SMER's leader Robert Fico is in no hurry for early elections.
Parliamentary mathematics shows that little will change in the balance of power in parliament between the opposition and coalition parties despite the rift in the ruling New Citizen's Alliance (ANO) party. The result is a minority goverment, whether Pavol Rusko and three of his loyal MPs left for the opposition or eight of Rusko's ANO opponents, led by ANO Deputy Chairman Ľubomír Lintner, departed instead.
If Rusko's faction leaves, the ruling coalition would have 66 seats. If Lintner and company leave, it would be left with 62. The coalition government has been operating with 69 seats; 76 are needed to make a majority.
Independents will continue to play a crucial role if the government hopes to pass legislation in parliament, analysts agreed.
"The government has relied on independent MPs in the past and will continue to rely on them in the future as well," said Ľuboš Kubín, a political analyst with the Slovak Academy of Sciences.
Even opposition party Smer leader Robert Fico admitted that opposition and coalition powers were "absolutely balanced".
Fico said on August 29 that Smer would not rush to initiate early elections because doing so would be "unrealistic".
The opposition party Movement for a Democratic Slovakia (HZDS) agrees that the soonest an early election could arrive is in June of 2006. During a visit to the Košice region on August 26, Tibor Cabaj, the head of the HZDS parliamentary caucus, said that his party would propose shortening the current cabinet term. In order to shorten the election term, however, 90 of Slovakia's 150 MPs would have to back the proposal.
Gyula Bárdos, the head of the Hungarian Coalition Party (SMK) caucus, says the opposition is not sure whether a possible motion for early elections would pass in parliament, which is why they are not eager to initiate it quickly.
Bárdos insists that his party's priority is to complete the regular election term.
"There is still a chance to complete the regular term. But whether this becomes a reality will be clear at the upcoming parliamentary session," Bárdos told The Slovak Spectator.
He thinks the split in the ANO makes the cabinet's position "more complicated". "The numbers [in parliament] have changed," he said.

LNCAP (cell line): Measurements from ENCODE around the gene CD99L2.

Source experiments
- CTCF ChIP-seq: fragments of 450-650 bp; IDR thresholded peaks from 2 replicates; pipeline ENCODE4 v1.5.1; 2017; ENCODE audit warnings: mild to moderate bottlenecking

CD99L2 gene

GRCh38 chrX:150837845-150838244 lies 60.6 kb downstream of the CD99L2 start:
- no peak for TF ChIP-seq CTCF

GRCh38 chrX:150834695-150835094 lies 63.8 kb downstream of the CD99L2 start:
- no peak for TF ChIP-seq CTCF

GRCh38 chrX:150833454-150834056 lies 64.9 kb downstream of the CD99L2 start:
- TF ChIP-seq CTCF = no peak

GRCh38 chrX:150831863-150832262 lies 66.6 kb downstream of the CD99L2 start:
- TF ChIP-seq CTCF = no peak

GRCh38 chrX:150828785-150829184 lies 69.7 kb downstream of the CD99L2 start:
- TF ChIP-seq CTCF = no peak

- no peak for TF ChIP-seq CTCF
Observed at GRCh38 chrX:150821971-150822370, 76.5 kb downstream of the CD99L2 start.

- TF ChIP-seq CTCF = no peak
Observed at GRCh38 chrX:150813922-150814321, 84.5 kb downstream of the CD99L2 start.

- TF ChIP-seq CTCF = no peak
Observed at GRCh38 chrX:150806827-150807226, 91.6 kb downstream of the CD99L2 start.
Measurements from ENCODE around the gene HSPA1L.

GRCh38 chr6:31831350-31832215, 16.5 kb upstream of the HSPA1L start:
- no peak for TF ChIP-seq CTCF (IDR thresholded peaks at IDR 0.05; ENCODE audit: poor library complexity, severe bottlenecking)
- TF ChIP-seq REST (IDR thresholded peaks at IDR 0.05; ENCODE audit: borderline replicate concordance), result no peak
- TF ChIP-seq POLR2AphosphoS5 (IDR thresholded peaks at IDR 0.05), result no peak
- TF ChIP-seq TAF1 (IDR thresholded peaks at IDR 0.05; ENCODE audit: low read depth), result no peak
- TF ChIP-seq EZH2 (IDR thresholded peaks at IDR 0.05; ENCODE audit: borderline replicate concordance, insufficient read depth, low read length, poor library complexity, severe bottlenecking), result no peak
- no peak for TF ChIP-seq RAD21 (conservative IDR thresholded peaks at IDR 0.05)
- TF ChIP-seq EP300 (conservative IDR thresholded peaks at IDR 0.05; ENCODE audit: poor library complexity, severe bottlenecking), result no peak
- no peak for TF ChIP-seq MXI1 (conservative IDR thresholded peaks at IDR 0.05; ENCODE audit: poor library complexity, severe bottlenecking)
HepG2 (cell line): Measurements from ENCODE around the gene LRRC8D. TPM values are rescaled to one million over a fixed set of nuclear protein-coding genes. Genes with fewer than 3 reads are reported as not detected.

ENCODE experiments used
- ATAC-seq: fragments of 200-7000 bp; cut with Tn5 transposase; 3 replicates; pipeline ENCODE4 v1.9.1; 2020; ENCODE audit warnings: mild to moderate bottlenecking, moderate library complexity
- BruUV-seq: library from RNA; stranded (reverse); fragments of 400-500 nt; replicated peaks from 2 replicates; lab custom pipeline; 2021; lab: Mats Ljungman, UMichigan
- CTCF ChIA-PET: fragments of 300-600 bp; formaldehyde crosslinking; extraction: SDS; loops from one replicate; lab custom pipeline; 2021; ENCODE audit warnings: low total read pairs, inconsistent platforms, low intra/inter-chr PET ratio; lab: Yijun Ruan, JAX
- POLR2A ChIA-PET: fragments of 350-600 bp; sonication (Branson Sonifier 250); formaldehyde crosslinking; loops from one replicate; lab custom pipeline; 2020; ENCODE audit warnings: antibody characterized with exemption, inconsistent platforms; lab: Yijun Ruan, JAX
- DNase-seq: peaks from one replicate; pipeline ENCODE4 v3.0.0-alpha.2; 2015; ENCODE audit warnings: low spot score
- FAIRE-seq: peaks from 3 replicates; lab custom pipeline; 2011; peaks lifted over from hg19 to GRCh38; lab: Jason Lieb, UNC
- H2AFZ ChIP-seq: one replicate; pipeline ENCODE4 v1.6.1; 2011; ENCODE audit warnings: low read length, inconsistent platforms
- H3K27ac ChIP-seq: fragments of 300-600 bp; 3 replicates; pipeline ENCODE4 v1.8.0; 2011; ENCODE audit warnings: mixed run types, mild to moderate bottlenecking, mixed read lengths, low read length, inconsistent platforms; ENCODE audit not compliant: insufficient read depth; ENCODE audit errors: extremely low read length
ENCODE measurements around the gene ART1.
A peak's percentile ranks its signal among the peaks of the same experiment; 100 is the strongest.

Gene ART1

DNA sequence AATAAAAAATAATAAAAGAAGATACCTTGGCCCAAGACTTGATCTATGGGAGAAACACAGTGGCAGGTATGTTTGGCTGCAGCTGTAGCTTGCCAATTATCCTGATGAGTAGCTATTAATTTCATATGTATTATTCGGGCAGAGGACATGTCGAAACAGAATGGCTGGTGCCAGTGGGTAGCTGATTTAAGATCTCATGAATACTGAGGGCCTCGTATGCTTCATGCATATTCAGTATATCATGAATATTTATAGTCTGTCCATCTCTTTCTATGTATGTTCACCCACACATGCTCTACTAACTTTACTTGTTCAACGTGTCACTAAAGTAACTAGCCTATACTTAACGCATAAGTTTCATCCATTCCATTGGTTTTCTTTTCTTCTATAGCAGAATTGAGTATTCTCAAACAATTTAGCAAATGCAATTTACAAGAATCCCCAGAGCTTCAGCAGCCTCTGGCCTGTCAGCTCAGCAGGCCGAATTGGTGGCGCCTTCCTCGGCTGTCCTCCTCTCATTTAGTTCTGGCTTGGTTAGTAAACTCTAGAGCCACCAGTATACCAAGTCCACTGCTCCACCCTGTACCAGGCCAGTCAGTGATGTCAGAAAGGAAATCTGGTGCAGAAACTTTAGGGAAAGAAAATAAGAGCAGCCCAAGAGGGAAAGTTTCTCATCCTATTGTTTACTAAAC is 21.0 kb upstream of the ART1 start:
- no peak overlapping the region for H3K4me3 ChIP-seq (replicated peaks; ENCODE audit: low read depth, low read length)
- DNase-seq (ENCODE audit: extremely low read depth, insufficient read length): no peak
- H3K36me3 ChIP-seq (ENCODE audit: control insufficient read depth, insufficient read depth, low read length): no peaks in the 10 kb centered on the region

Whether Rusko or his opponents leave for the opposition, the government would have to negotiate support with them. At this point, it may be difficult for the coalition to count on Rusko.
According to a poll carried out by the MVK agency between August 17 and 24 on 1,085 respondents, the ANO suffered an almost 3 percent decrease in voter support compared to the previous month.
While in July the party gained 7.9 percent support, one month later it was just 5 percent, which is on the very threshold of support required for seats in parliament.
As of August 31, no other polls were available to confirm or deny that the Rusko affair has hurt the ANO's popularity.
According to MVK sociologist Pavel Haulík, however, the ANO's drop in support is "undoubtedly related" to the former economy minister's handling of his financial affairs.
The poll also shows that the whole coalition, not just the ANO, lost voter support.
Surprisingly, the non-parliamentary nationalist Slovak National Party climbed to 10.4 percent, in third place behind Smer with 32.9 percent. The HZDS follows with 11.4 percent.
In other numbers, the respondents gave the SMK 10.3 percent of the vote, the Christian Democratic Movement earned 7.7 percent, PM Mikuláš Dzurinda's Slovak Democratic and Christian Union took 7.1 percent and the Slovak Communist Party just 6.2 percent.
* 4 MPs including Rusko who back
11. Sep 2005 at 0:00 | Martina Jurinová